European Union/Jacques Delors
Paris, July 19, 2015
Jacques Delors has just been made an honorary European Union citizen by the European Council. This is not simply one more title in a career distinguished by so many honours and awards. It is recognition of a vocation, a path, a life entirely dedicated to Europe.
Not that Jacques Delors has not had a profound impact on the building of our country. It is to him, in the early 1970s, that we owe our vocational training system, and the contractual policy to redistribute the fruits of growth, as well as the eradication of inflation and the control of public accounts which he began in the early 1980s. Yet the reason he wanted to carry out so much structural reform in France was for our country to play its full part in the European area.
In 1985, when he became President of the European Commission, Europe was emerging from the first post-war recession. It was hamstrung by self-centred national goals and bogged down by budget and trade conflicts. Jacques Delors was able to revitalize it and restore to it a vision, a project.
For Europe can move forward only if it embodies the idea of transcending its capabilities. No nation can conceive of giving up part of its sovereignty without the certainty that it will come out of the process stronger. He knew intuitively that to emerge from crisis, Europe had to define a new ideal that could kindle hope, because he knew that the European idea runs out of steam when it is no longer translated into deeds.
The EU cannot boil down to rules, mechanisms and disciplines. It must convince people that, just as it was able to safeguard peace, today it is the best invention for protecting the values and principles forming the basis of our common culture, our so-called way of life, which is also our social model.
In order to achieve this, Jacques Delors understood that the economy is the essential force. And solidarity the necessary lever. So he gave Europe a large internal market, while introducing into the European budget structural funds to support growth. This was the approach of the Single European Act. With the fall of the Berlin Wall, he saw before others that German reunification was a major political challenge for European union. And it was the choice of the single currency, which he defined as early as 1989 on the principles that have so influenced today’s decisions on Greece: solidarity and responsibility.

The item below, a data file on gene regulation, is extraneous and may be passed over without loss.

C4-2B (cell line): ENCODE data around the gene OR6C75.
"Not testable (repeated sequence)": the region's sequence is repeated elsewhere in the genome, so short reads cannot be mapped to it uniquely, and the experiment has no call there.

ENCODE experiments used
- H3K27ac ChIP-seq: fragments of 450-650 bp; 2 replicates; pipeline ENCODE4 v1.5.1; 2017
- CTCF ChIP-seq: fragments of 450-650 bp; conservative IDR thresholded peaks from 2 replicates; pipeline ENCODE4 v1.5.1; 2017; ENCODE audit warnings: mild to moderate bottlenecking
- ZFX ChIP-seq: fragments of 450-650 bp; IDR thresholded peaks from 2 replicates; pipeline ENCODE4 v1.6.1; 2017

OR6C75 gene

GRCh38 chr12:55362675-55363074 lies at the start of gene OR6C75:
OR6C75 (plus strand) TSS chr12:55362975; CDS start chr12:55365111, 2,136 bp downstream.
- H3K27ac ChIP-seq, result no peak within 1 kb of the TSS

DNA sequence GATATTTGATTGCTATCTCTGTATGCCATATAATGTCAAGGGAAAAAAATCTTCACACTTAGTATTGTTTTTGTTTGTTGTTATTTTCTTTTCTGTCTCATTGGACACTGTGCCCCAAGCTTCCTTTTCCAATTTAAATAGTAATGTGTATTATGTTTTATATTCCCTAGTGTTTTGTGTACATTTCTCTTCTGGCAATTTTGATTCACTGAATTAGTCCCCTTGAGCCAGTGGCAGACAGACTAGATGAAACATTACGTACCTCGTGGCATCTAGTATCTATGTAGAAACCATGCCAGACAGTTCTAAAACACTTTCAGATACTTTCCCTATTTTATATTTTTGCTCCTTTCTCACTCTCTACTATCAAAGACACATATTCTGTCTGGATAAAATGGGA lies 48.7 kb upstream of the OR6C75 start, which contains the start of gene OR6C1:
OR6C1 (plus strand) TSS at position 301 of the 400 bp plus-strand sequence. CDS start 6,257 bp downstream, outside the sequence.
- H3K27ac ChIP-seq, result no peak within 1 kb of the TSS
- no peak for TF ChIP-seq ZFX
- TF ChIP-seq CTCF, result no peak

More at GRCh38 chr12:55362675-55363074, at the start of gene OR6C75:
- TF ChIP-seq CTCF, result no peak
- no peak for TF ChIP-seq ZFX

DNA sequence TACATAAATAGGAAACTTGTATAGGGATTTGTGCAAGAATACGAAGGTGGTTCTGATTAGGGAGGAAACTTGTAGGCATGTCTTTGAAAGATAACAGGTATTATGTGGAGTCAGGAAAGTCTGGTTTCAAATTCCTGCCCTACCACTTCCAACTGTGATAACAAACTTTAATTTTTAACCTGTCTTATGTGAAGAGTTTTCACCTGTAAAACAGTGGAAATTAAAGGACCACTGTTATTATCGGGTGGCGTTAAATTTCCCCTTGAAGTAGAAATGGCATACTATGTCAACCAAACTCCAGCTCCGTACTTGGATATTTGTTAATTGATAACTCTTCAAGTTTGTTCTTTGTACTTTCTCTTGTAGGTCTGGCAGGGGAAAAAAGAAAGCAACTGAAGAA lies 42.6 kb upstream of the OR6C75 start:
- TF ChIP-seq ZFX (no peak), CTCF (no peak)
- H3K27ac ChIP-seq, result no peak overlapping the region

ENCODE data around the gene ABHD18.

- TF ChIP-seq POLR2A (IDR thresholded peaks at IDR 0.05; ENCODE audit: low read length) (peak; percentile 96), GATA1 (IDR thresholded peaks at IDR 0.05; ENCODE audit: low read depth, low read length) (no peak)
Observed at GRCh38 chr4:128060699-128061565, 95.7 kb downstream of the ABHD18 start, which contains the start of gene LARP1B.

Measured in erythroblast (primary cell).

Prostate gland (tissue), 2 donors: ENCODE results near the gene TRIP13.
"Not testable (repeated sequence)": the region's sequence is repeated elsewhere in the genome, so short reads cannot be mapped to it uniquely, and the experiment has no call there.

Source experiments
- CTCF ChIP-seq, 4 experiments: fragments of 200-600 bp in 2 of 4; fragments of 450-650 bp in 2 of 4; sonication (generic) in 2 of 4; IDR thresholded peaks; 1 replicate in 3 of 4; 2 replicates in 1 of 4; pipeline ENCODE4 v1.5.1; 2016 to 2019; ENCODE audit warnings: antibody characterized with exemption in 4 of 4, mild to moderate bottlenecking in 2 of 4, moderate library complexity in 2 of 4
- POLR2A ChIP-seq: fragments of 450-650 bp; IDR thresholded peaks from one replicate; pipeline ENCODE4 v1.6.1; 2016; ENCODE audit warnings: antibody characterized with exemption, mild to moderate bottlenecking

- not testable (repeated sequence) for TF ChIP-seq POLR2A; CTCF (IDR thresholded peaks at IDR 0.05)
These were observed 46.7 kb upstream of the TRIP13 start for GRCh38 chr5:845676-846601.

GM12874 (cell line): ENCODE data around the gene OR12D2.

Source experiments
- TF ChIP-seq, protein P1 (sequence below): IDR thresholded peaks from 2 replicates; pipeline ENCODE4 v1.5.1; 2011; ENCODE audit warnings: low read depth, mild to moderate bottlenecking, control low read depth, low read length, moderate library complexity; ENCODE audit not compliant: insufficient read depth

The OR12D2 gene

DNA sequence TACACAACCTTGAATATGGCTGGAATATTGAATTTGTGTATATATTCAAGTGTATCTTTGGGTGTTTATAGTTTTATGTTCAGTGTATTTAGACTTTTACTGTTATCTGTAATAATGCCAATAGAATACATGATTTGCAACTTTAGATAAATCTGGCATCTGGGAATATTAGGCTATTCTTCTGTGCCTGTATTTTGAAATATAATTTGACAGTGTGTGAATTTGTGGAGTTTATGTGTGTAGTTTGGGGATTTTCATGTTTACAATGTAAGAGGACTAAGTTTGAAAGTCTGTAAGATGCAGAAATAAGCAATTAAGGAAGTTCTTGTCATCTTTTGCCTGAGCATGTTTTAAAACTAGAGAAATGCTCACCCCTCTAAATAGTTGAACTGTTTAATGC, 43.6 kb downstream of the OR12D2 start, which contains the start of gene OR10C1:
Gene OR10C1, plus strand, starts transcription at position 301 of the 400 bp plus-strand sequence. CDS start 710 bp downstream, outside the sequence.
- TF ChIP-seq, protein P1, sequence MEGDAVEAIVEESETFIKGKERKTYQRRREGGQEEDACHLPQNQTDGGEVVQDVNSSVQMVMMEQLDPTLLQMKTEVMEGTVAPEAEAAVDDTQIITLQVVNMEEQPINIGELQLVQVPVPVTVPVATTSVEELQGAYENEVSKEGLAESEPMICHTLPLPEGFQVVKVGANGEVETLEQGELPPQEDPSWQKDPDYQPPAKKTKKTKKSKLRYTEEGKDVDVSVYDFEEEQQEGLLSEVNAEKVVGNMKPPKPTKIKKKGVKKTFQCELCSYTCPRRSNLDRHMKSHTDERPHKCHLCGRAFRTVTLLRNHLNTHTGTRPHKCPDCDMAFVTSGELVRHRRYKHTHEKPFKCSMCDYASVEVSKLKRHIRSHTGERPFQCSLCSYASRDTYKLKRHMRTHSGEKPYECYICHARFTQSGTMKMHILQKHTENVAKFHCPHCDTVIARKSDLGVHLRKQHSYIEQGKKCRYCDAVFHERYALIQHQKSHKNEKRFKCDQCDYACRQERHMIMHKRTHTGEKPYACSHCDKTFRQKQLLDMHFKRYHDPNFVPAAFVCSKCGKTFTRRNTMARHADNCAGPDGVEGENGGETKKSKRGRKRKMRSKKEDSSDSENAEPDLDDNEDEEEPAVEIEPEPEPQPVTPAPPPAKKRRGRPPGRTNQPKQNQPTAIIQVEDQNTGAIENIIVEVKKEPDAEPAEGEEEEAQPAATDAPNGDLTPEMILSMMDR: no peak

Throughout his time as Commission President, Jacques Delors – who often says nobody ever fell in love with a growth rate, a market or a currency rate – wanted Europe to be a Europe of its citizens. This was [the purpose of] his European Social Charter project, and it was also the purpose of the Erasmus programme for young people. Let us agree that this has been the rub for the past 20 years!
Europe has let its institutions be weakened and the 28 governments have trouble agreeing in order to forge ahead. Parliaments remain too far removed from decisions. And people are turning away by dint of being bypassed.
Populists have exploited this disenchantment and are attacking Europe because they are afraid of the world, because they want to return to divisions, walls, wire fencing. But it is the law which protects and the federation of nation-states which gives weight, not chaos and self-absorption.
What threatens us is not too much Europe but not enough, because in the face of globalization and the emerging powers, in the face of risks linked to instabilities on our borders, coups, wars, terrorism, climate disasters and what they create through population displacements, people are looking to Europe to support tomorrow’s technologies, promote an industrial model, make a success of the energy and environmental transition, invest in knowledge, reduce regional disparities and ensure solidarity internally through investments and externally through development activities. In short, to be capable of being a power that benefits world stability.
With Jacques Delors, Europe was enlarged, but he gave us a warning, proposing deepening, with differentiated integration. Let’s listen to him. Circumstances are leading us to move faster. This week, the Euro Area has been able to reaffirm its cohesion with Greece.
The calibre of the Franco-German relationship has played a big part in this. The European spirit has prevailed. But we cannot leave it at that. I have suggested picking up on Jacques Delors’ idea of the Euro Area government and adding a specific budget to it, as well as a parliament to ensure it is democratically controlled.
Sharing a currency means a lot more than wanting convergence. It was a choice 19 countries made because it was in their interests. Moreover, no government in the past 15 years has taken the responsibility of exiting from it. This choice calls for greater organization and, with those countries that decide on it, a vanguard. France is ready for this because, as Jacques Delors showed us, it always grows when it takes the initiative in Europe./.